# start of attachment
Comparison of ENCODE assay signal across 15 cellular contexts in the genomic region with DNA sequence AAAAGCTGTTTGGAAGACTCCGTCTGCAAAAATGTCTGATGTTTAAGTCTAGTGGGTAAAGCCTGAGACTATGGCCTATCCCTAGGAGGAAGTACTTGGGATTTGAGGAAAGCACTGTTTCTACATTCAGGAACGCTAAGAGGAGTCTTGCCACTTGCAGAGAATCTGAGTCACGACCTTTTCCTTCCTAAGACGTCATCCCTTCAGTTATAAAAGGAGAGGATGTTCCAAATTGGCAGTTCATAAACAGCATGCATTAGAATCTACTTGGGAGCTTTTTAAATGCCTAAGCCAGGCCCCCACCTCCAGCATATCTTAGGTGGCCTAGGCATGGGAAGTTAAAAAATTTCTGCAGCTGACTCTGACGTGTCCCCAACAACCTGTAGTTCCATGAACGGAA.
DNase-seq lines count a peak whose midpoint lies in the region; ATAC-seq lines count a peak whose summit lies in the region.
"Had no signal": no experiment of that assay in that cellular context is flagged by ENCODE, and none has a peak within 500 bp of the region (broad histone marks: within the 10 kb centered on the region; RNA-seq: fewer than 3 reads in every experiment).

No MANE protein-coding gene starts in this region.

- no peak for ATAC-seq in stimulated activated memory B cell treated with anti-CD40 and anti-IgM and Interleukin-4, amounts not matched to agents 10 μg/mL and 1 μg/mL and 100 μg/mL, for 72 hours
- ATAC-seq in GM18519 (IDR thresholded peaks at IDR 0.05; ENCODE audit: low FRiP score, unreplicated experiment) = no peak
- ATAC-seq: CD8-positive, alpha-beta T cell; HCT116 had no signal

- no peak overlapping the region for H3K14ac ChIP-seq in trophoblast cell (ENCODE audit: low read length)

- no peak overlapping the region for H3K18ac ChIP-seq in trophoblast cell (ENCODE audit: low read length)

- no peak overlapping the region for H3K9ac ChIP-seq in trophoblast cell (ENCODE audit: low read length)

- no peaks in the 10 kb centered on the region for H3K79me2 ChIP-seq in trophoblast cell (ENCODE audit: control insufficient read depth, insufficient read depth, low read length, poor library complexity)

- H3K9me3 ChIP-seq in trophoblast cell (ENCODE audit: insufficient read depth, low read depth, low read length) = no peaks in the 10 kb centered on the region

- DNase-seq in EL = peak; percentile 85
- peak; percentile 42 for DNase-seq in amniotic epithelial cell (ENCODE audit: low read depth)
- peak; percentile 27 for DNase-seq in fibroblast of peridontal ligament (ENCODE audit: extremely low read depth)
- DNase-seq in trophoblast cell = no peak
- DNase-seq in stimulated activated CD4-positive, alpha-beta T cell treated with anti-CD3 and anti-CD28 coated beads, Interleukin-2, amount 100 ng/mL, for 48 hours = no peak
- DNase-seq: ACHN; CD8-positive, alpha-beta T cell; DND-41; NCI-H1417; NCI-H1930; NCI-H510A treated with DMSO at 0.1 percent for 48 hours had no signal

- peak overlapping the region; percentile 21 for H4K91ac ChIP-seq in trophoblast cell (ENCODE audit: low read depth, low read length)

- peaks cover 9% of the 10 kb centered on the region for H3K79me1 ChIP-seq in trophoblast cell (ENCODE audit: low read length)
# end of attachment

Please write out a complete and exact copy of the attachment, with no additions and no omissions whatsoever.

Comparison of ENCODE assay signal across 15 cellular contexts in the genomic region with DNA sequence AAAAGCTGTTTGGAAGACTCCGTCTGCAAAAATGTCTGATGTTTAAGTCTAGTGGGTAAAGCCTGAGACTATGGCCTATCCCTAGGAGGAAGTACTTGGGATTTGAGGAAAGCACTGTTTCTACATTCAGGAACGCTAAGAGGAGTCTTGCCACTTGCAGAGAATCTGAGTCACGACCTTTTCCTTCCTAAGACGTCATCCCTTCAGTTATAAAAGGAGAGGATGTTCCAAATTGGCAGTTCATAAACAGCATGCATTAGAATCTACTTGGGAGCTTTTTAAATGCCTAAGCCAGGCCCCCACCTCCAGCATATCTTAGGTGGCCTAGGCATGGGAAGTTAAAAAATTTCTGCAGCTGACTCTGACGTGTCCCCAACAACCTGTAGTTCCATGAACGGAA.
DNase-seq lines count a peak whose midpoint lies in the region; ATAC-seq lines count a peak whose summit lies in the region.
"Had no signal": no experiment of that assay in that cellular context is flagged by ENCODE, and none has a peak within 500 bp of the region (broad histone marks: within the 10 kb centered on the region; RNA-seq: fewer than 3 reads in every experiment).

No MANE protein-coding gene starts in this region.

- no peak for ATAC-seq in stimulated activated memory B cell treated with anti-CD40 and anti-IgM and Interleukin-4, amounts not matched to agents 10 μg/mL and 1 μg/mL and 100 μg/mL, for 72 hours
- ATAC-seq in GM18519 (IDR thresholded peaks at IDR 0.05; ENCODE audit: low FRiP score, unreplicated experiment) = no peak
- ATAC-seq: CD8-positive, alpha-beta T cell; HCT116 had no signal

- no peak overlapping the region for H3K14ac ChIP-seq in trophoblast cell (ENCODE audit: low read length)

- no peak overlapping the region for H3K18ac ChIP-seq in trophoblast cell (ENCODE audit: low read length)

- no peak overlapping the region for H3K9ac ChIP-seq in trophoblast cell (ENCODE audit: low read length)

- no peaks in the 10 kb centered on the region for H3K79me2 ChIP-seq in trophoblast cell (ENCODE audit: control insufficient read depth, insufficient read depth, low read length, poor library complexity)

- H3K9me3 ChIP-seq in trophoblast cell (ENCODE audit: insufficient read depth, low read depth, low read length) = no peaks in the 10 kb centered on the region

- DNase-seq in EL = peak; percentile 85
- peak; percentile 42 for DNase-seq in amniotic epithelial cell (ENCODE audit: low read depth)
- peak; percentile 27 for DNase-seq in fibroblast of peridontal ligament (ENCODE audit: extremely low read depth)
- DNase-seq in trophoblast cell = no peak
- DNase-seq in stimulated activated CD4-positive, alpha-beta T cell treated with anti-CD3 and anti-CD28 coated beads, Interleukin-2, amount 100 ng/mL, for 48 hours = no peak
- DNase-seq: ACHN; CD8-positive, alpha-beta T cell; DND-41; NCI-H1417; NCI-H1930; NCI-H510A treated with DMSO at 0.1 percent for 48 hours had no signal

- peak overlapping the region; percentile 21 for H4K91ac ChIP-seq in trophoblast cell (ENCODE audit: low read depth, low read length)

- peaks cover 9% of the 10 kb centered on the region for H3K79me1 ChIP-seq in trophoblast cell (ENCODE audit: low read length)